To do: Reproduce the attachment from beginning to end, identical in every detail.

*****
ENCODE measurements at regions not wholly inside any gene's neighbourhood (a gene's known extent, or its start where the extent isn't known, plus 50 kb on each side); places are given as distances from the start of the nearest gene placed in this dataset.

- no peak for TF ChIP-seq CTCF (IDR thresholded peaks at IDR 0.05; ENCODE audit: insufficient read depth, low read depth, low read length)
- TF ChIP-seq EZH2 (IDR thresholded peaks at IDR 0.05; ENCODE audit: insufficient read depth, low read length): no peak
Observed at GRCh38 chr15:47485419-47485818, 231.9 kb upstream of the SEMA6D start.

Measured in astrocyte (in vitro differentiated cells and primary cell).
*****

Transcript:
ENCODE measurements at regions not wholly inside any gene's neighbourhood (a gene's known extent, or its start where the extent isn't known, plus 50 kb on each side); places are given as distances from the start of the nearest gene placed in this dataset.

- no peak for TF ChIP-seq CTCF (IDR thresholded peaks at IDR 0.05; ENCODE audit: insufficient read depth, low read depth, low read length)
- TF ChIP-seq EZH2 (IDR thresholded peaks at IDR 0.05; ENCODE audit: insufficient read depth, low read length): no peak
Observed at GRCh38 chr15:47485419-47485818, 231.9 kb upstream of the SEMA6D start.

Measured in astrocyte (in vitro differentiated cells and primary cell).